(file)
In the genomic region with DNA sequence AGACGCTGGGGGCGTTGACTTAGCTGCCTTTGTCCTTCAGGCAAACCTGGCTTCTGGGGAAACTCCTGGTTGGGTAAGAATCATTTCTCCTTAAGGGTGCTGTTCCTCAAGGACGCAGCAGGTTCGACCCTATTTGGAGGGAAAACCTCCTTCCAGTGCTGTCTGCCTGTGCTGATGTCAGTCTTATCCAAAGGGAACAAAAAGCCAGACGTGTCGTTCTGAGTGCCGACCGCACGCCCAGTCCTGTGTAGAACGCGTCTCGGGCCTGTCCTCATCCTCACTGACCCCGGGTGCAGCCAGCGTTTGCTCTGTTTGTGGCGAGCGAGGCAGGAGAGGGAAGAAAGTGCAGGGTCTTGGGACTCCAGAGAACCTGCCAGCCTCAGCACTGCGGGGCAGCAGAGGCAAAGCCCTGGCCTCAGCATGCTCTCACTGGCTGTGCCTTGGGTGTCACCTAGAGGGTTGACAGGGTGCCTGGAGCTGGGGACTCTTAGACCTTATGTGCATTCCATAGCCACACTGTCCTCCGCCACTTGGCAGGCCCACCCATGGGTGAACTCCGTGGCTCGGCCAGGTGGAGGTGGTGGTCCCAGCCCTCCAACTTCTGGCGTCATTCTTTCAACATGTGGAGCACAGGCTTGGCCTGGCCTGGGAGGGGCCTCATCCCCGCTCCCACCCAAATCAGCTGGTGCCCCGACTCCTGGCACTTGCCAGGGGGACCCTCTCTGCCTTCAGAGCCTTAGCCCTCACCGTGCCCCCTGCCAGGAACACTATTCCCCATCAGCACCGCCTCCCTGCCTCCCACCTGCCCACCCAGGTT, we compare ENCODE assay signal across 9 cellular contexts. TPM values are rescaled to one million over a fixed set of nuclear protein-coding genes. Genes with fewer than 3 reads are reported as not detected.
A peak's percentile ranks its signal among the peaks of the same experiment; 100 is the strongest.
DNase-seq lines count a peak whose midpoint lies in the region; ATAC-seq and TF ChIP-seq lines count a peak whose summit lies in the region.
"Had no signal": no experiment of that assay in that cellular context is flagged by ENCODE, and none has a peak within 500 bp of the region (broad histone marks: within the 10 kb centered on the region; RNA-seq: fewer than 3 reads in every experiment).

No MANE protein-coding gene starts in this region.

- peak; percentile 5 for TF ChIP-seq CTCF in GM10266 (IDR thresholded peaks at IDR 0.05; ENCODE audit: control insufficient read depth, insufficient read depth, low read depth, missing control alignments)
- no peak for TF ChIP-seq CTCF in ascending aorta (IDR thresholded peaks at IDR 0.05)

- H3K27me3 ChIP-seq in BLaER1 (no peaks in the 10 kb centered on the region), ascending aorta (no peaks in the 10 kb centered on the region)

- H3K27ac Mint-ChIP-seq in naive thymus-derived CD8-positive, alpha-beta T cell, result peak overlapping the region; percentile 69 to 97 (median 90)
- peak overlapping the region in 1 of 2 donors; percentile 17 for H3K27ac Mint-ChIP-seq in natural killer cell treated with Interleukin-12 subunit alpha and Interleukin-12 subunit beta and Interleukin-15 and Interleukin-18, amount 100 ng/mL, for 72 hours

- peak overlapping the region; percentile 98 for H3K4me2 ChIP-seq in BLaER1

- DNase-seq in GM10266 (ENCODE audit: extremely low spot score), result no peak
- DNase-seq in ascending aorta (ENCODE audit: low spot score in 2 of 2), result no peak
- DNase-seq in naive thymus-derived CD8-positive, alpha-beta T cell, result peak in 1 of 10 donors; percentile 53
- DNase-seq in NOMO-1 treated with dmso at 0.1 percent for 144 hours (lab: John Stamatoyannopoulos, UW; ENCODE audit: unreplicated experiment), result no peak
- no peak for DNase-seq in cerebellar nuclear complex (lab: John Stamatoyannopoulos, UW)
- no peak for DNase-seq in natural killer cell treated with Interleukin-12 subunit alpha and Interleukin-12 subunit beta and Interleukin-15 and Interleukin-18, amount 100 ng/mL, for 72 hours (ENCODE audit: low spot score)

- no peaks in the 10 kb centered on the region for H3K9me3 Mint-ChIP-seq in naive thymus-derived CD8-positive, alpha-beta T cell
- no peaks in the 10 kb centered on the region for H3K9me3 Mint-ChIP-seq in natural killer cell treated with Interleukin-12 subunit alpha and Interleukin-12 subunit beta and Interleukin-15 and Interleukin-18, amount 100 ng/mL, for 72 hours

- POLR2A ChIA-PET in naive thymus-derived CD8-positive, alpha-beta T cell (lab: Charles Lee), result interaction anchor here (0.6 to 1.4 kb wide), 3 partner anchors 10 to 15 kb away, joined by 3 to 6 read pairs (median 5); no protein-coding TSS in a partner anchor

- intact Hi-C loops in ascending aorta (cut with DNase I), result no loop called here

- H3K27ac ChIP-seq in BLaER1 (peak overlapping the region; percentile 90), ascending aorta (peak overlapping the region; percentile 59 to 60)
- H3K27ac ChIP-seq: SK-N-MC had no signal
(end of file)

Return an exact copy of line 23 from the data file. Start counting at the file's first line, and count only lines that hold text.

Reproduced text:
- H3K27ac ChIP-seq: SK-N-MC had no signal